Syria Summary: The Idlib Battle Comes Into Sight
By Moon Of Alabama
November 16, 2017 "Information Clearing House" - There have been few significant movements during the last weeks. The war on Syria slowly grinds towards its end. The political tussle continues as ever. U.S. Secretary of Defense Mattis made a curious announcement of plans he can not fulfill.
Our last Syria summary looked at the situation around the last refuge area of the Islamic State near the Syrian-Iraqi border:
The twin-cities of Abu Kamal (al-Bukamal) in Syria and al-Qaim in Iraq are ISIS' last urban refuge. The cities are on the south site of the Euphrates with the important border crossing between them. Coming from the east Iraqi government troops retook the al-Qaim crossing today. They now control the border and are breaking into the city proper. Syrian government forces approach Abu Kamal from the north-west and from south-east.
The U.S. proxy forces north of the Euphrates announced that they had taken several oil-fields north of the river and were also progressing towards Abu Kamal. The Syrian government and its allies fear that the U.S. [is trying to take] Abu Kamal itself. It could then claim to have control over the border crossing towards Iraq and severe that important line of communication. A race is on to prevent that.
For a few days it seemed that Syrian government forces were easily winning the race. Coming through Iraq, troops moved deep into Abu Kamal and found it empty. They prematurely declared victory but had been deceived. ISIS used tunnels to move undetected into well prepared positions and attacked them from the rear. The Syrian forces were badly mauled and had to retreat.
Since then more troops have arrived and are now ready to launch an all out attack. Coming from Russia long range bombers hit ISIS positions. The U.S. is trying to make such support more difficult by claiming an "air corridor" over the city:
Russia on Tuesday accused the United States of providing de-facto cover for Islamic State units in Syria
Specifically, the Russian Defence Ministry said the U.S. air force had tried to hinder Russian strikes on Islamic State militants around Albu Kamal.
He says the convoy went to the countryside of eastern Syria, not far from the border with Iraq.
From the cab of his truck, Abu Fawzi watched as a coalition warplane flew overhead, dropping illumination flares, which lit up the convoy and the road ahead.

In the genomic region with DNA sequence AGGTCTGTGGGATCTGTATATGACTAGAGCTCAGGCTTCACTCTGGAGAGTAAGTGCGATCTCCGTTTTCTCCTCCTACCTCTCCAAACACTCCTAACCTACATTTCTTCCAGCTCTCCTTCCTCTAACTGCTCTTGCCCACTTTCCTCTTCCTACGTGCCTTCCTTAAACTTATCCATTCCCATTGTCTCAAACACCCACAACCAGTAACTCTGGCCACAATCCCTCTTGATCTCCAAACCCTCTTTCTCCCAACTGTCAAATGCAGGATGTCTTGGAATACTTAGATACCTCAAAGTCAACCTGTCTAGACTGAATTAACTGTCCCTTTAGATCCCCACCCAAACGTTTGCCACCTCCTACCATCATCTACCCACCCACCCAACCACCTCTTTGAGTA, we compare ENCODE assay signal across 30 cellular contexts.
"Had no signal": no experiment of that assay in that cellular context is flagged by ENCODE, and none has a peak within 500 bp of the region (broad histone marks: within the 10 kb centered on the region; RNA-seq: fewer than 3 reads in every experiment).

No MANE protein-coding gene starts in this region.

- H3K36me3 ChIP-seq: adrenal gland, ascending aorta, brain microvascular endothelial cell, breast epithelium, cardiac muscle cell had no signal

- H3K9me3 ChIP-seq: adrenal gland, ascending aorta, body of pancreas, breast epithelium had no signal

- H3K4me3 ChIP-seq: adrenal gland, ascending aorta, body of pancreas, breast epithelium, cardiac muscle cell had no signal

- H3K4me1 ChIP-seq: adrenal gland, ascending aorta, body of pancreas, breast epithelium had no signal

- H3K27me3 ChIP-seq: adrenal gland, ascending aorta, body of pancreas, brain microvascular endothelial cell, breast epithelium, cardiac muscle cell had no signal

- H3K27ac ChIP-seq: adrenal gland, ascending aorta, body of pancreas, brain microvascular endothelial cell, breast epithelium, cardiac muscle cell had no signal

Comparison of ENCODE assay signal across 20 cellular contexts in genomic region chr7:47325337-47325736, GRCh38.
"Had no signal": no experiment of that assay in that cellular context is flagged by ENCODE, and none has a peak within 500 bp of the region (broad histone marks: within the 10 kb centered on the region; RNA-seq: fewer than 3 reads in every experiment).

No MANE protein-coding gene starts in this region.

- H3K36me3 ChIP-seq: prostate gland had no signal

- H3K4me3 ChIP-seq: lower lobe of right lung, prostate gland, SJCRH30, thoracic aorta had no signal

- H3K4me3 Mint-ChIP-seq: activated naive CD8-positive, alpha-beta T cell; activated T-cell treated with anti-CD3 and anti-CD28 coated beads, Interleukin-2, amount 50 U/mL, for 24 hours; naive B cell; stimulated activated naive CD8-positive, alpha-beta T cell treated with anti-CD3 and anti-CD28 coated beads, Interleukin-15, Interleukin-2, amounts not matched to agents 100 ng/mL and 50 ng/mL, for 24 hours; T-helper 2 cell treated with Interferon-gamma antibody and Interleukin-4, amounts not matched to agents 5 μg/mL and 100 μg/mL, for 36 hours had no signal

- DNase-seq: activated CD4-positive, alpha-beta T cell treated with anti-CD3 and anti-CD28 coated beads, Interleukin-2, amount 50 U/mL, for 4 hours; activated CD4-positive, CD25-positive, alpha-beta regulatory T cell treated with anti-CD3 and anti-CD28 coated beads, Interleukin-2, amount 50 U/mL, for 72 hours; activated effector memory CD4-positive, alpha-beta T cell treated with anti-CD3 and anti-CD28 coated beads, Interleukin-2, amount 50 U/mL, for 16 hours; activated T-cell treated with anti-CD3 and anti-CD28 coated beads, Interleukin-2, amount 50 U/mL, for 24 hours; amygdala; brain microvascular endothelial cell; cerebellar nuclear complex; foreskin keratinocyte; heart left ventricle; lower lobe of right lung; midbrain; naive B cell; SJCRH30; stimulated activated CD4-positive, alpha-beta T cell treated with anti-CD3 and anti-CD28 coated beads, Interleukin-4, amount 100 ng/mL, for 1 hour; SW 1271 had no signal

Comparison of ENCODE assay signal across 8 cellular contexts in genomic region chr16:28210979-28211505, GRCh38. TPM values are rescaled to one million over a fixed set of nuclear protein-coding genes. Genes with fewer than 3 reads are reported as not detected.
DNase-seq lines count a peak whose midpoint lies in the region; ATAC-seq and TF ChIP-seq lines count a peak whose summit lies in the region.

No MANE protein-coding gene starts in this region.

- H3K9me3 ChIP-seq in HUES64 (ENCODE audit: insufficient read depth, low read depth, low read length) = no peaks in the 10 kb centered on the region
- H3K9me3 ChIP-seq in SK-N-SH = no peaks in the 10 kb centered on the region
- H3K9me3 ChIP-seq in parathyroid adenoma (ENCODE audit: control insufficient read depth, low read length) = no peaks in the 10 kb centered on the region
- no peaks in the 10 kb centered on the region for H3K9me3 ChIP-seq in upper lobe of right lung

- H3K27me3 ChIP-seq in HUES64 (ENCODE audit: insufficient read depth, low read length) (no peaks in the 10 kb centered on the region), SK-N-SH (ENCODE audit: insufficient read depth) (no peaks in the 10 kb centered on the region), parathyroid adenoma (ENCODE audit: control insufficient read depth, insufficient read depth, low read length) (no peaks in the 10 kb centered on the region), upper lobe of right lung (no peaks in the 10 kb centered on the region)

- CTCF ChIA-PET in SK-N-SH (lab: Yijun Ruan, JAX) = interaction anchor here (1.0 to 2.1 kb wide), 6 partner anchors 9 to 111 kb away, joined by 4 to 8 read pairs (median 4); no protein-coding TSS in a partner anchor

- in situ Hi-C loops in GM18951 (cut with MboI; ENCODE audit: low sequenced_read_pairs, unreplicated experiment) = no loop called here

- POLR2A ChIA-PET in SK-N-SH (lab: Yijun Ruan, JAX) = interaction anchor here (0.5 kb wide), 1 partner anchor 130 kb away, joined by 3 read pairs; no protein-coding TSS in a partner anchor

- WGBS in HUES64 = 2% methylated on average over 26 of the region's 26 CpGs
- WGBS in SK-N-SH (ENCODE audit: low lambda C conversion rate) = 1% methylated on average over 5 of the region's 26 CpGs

Abu Kamal is now well defended with the most ferocious ISIS troops inside. They have nowhere to go. It will be difficult to dig them out of their positions. Meanwhile the U.S. SDF proxy forces north of the Euphrates move further towards the area.
But the whole SDF concept is in trouble. The U.S. proxy forces are led by Kurds. They need local Arabs to take the remaining areas north of the Euphrates but the Arabs do not want to fight under Kurdish command. Talal Silo, the SDF spokesperson, just defected to Turkey. With such allies any semi-permanent U.S. position in Syria is further in doubt.
East of Damascus a mix of militant groups, including Al-Qaeda, are still holding the area of East Ghouta. Last month a propaganda campaign (implausibly) claimed that people in the surrounded area were starving. On October 30 a large Red Cross convoy was dispatched from Damascus and delivered supplies to East Ghouta. Twelve days later the militants in East Ghouta launched an attack on the surrounding Syrian army positions. At the same time they fired salvos of missiles and mortars into the capital and killed several civilians there. People there are wondering how the militants managed to acquire fresh ammunition.
The aim of the terrorists (green) is to cut off and capture a Syrian army base (red) that protrudes into the area. A Syrian general was killed during their attack, the militants capture some positions (blue) and vicious fighting is ongoing. It may take a week or two to defeat these attacks and to regain the lost positions.